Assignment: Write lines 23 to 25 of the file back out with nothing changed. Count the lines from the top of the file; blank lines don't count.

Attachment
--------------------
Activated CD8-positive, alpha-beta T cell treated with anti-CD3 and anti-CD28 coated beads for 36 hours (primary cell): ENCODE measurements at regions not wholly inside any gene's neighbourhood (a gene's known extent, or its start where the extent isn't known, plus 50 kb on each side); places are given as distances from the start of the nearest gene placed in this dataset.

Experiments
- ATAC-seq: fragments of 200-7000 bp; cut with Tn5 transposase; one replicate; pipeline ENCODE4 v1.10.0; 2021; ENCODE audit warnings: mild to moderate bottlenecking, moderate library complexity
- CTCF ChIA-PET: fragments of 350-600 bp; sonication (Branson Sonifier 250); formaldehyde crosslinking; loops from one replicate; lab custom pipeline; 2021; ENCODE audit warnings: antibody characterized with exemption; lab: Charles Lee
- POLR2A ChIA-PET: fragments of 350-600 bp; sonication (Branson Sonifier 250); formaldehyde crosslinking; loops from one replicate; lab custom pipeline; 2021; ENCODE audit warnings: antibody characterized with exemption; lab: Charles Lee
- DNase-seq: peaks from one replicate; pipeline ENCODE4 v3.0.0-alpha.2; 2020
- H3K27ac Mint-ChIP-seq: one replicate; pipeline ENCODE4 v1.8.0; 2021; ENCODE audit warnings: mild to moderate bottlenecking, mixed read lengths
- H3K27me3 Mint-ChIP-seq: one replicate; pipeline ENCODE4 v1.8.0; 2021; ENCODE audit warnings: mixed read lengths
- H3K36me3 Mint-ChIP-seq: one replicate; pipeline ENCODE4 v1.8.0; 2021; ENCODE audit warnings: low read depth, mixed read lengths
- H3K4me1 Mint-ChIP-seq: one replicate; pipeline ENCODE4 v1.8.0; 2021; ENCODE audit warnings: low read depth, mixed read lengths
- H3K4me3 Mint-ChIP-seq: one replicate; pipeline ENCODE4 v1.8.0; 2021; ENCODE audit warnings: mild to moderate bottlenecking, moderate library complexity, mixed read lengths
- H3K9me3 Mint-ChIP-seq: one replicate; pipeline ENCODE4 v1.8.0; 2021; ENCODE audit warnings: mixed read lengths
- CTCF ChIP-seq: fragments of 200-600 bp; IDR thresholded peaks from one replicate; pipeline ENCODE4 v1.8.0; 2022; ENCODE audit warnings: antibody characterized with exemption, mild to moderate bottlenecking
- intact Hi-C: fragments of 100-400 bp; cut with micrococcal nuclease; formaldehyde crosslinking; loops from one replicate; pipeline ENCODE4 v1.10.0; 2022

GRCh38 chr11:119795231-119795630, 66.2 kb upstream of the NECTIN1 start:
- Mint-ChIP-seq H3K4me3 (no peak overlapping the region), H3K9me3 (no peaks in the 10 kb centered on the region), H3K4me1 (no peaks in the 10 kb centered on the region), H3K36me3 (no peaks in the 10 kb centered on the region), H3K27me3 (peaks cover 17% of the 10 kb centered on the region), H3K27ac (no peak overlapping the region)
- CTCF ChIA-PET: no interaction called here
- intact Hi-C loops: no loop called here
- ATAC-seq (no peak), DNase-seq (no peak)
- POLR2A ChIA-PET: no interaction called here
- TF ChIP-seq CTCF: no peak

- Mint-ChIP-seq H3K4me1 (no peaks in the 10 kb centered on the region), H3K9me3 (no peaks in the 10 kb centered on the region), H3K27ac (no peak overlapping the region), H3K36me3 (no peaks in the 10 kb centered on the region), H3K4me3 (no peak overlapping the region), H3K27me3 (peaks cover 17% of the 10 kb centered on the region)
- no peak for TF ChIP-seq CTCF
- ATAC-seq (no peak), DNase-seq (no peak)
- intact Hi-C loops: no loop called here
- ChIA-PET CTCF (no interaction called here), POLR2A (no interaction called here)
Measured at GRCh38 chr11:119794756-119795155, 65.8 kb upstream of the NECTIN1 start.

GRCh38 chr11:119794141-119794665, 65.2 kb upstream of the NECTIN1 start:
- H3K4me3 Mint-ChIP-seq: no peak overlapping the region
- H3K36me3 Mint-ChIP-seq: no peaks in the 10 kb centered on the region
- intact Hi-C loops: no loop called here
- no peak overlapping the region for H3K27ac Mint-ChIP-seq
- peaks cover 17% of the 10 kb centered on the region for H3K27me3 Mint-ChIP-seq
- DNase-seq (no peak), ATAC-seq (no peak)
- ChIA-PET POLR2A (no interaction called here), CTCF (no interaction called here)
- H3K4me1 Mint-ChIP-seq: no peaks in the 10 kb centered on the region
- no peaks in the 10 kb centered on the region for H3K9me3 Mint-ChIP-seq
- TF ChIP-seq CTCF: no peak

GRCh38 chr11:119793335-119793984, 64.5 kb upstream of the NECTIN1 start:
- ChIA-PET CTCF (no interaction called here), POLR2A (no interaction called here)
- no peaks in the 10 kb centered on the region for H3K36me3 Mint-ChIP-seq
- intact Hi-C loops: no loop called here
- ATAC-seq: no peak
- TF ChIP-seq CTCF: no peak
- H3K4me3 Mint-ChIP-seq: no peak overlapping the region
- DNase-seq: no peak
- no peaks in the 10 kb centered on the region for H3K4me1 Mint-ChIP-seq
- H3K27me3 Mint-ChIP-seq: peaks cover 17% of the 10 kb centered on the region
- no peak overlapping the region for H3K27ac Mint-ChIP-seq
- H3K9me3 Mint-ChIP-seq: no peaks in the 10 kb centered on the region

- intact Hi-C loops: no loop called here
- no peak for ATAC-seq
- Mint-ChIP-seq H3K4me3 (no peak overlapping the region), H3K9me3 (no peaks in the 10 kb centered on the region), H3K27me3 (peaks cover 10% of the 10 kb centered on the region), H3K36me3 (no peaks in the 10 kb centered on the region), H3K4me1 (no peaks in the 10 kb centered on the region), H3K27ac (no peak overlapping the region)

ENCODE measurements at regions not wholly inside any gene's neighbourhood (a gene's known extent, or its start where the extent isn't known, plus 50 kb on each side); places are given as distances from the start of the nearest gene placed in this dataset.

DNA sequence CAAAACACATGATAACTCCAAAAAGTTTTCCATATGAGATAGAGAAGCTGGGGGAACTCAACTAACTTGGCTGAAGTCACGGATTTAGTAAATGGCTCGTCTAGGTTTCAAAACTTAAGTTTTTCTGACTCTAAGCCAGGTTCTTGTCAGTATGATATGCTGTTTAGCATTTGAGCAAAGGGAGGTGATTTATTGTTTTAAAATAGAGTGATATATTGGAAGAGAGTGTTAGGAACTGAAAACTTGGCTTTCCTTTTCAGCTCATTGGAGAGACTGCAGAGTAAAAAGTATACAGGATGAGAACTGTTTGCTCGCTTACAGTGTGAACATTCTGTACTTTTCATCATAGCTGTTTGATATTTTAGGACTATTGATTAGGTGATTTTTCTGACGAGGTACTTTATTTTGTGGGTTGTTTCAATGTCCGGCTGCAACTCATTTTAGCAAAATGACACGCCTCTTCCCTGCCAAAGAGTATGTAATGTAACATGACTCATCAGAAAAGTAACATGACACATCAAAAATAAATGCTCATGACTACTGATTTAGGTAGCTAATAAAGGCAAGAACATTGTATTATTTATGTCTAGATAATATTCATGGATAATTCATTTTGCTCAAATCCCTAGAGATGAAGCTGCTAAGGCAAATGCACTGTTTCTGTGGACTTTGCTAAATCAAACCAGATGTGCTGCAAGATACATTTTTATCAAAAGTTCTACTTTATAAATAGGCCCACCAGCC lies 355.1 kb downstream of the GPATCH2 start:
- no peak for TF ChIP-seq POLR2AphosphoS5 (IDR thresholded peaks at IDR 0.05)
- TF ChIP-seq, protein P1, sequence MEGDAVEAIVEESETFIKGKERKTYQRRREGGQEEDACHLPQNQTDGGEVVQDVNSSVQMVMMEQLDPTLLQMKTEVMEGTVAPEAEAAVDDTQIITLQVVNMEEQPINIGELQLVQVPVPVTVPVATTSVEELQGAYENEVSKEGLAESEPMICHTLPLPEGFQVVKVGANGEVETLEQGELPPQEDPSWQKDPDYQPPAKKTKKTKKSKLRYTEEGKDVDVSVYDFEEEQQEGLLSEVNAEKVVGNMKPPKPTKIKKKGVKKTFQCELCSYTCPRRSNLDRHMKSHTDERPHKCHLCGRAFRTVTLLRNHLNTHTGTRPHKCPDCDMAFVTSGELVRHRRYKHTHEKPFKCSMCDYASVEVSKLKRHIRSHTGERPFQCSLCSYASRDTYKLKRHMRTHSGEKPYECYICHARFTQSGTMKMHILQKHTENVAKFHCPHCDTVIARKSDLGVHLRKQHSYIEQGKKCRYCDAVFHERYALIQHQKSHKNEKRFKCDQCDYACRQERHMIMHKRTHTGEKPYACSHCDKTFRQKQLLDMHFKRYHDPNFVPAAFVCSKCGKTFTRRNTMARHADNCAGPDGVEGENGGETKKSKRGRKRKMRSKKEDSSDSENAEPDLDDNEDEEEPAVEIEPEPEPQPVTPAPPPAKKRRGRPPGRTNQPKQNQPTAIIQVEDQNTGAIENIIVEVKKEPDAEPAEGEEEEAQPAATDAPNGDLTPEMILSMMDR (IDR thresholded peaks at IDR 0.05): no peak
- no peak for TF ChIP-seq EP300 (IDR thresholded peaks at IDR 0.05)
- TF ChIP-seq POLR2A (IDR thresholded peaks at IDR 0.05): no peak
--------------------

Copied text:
- no peak for TF ChIP-seq CTCF
- ATAC-seq (no peak), DNase-seq (no peak)
- intact Hi-C loops: no loop called here